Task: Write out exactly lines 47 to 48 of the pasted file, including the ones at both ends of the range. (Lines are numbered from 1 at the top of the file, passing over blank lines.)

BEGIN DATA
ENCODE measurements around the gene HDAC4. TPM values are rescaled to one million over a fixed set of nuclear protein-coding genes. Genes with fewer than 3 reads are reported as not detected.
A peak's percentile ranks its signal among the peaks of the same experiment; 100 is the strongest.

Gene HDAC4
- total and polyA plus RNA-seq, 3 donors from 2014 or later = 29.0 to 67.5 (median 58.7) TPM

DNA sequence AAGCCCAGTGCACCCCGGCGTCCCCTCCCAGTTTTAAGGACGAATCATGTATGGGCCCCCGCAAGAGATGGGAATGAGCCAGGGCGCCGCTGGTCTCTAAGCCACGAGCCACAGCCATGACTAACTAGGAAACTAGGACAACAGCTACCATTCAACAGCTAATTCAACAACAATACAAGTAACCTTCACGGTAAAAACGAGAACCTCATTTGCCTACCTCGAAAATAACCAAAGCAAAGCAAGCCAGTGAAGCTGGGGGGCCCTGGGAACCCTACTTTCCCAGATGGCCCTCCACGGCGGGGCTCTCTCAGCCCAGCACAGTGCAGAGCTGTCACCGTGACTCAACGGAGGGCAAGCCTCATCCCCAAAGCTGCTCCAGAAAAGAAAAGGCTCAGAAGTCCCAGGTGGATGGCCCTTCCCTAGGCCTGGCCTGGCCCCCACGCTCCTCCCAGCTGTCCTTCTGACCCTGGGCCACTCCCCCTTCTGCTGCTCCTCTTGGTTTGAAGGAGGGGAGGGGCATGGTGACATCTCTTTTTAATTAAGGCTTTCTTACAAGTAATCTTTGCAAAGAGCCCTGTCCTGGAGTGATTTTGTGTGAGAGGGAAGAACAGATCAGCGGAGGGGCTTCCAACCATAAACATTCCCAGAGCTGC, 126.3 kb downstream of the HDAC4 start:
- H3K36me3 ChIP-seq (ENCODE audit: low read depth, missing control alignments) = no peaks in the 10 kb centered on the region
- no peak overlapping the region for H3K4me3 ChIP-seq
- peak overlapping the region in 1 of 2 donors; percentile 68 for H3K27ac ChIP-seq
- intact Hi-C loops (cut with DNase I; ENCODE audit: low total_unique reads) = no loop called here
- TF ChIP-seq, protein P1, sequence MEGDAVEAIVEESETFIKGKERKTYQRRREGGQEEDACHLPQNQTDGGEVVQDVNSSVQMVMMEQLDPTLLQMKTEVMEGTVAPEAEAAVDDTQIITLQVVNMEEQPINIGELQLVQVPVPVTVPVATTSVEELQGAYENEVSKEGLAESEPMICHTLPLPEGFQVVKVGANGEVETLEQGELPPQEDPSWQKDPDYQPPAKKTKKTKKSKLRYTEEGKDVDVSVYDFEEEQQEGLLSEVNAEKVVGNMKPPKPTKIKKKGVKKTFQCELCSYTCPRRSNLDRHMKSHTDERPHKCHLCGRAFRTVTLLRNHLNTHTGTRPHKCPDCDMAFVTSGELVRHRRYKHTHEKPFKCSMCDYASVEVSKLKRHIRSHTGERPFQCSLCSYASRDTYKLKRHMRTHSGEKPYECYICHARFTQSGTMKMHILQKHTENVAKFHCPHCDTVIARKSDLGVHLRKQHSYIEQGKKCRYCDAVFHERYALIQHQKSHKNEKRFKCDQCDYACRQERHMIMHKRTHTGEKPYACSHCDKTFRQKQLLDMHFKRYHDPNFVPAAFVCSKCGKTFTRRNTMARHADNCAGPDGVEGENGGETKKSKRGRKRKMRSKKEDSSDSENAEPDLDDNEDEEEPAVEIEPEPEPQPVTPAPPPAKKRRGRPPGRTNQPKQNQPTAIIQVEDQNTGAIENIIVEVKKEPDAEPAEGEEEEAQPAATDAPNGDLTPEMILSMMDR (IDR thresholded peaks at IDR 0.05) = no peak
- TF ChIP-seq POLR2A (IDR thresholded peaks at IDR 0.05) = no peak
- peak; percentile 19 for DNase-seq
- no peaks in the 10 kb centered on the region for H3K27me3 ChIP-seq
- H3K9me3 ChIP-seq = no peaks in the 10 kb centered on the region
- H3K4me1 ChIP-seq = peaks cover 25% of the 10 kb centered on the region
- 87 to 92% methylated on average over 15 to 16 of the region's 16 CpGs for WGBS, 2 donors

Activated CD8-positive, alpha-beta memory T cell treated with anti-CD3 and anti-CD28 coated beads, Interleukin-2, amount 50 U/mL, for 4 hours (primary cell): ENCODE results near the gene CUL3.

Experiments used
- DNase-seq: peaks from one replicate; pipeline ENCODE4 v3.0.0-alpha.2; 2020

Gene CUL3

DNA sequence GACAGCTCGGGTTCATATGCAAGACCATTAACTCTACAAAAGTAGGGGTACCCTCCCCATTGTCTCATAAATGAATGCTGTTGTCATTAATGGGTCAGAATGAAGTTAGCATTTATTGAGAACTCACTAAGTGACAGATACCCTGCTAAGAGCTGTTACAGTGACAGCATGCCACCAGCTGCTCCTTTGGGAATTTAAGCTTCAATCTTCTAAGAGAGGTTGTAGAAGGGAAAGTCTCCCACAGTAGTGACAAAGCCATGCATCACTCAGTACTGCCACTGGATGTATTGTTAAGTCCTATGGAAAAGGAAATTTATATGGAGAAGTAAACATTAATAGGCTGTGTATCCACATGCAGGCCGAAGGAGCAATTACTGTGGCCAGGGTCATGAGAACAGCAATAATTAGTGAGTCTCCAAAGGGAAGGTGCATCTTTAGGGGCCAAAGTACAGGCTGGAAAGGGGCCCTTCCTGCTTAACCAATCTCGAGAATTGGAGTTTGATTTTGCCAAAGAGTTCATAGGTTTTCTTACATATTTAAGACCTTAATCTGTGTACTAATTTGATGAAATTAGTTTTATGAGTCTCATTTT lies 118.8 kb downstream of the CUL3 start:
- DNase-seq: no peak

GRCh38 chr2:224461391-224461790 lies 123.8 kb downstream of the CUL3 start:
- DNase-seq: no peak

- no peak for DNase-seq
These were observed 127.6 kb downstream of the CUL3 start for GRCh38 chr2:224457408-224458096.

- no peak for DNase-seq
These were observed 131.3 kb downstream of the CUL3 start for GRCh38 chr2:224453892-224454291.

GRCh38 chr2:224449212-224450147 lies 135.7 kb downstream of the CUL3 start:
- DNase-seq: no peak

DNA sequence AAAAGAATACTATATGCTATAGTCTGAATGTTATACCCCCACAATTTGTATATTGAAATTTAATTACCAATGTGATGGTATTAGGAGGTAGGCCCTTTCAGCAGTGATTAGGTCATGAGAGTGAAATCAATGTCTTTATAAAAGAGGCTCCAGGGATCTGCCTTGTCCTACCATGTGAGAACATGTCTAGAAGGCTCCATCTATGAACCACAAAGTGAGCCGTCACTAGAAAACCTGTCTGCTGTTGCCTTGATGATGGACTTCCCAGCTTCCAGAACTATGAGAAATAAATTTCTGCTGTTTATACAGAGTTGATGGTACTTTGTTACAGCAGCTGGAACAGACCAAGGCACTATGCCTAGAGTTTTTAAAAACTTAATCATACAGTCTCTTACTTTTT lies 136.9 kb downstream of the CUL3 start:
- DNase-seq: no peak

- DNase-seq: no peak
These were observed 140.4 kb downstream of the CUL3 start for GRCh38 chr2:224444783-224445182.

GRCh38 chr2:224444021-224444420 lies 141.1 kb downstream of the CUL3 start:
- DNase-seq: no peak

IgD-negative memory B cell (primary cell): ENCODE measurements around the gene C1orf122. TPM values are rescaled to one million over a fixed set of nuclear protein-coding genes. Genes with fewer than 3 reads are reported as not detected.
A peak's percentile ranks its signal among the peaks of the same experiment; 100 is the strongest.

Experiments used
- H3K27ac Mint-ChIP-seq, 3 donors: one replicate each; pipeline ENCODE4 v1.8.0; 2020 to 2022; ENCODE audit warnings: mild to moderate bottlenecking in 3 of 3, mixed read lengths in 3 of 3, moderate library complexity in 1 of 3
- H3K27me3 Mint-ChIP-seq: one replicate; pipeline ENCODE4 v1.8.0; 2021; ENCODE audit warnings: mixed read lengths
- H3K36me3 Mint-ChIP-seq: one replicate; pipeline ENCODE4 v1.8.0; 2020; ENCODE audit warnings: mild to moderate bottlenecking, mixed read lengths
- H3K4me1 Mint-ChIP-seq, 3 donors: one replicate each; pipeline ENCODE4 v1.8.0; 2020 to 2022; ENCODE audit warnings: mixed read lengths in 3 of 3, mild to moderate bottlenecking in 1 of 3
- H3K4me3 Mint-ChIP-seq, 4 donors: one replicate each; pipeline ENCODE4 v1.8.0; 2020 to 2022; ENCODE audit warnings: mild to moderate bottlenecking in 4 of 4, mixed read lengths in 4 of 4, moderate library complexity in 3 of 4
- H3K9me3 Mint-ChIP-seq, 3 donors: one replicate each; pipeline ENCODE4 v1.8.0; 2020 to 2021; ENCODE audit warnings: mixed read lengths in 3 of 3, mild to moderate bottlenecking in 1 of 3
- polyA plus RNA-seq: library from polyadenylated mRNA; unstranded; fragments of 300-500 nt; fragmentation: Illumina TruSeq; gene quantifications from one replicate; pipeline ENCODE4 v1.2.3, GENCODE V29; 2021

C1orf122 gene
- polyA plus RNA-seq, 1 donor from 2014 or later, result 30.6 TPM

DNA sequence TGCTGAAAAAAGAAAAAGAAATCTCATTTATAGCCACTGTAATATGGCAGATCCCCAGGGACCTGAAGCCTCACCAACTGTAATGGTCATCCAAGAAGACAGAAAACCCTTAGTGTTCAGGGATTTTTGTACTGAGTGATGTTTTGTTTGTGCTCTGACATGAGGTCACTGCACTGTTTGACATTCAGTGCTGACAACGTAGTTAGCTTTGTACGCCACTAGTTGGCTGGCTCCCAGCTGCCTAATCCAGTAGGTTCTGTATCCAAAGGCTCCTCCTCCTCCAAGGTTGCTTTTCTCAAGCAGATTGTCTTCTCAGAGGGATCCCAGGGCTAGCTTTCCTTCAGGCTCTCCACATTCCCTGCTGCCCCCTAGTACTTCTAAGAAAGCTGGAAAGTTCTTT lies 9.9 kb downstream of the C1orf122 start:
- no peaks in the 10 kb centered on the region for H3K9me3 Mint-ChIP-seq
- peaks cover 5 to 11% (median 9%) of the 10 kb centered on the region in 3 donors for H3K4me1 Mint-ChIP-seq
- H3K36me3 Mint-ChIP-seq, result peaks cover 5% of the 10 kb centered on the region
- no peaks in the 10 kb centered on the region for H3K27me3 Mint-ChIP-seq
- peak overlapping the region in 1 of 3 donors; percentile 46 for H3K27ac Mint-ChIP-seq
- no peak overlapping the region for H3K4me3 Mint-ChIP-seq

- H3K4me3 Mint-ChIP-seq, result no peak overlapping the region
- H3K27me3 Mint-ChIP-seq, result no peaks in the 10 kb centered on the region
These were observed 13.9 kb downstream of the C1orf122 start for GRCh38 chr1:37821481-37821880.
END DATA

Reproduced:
C1orf122 gene
- polyA plus RNA-seq, 1 donor from 2014 or later, result 30.6 TPM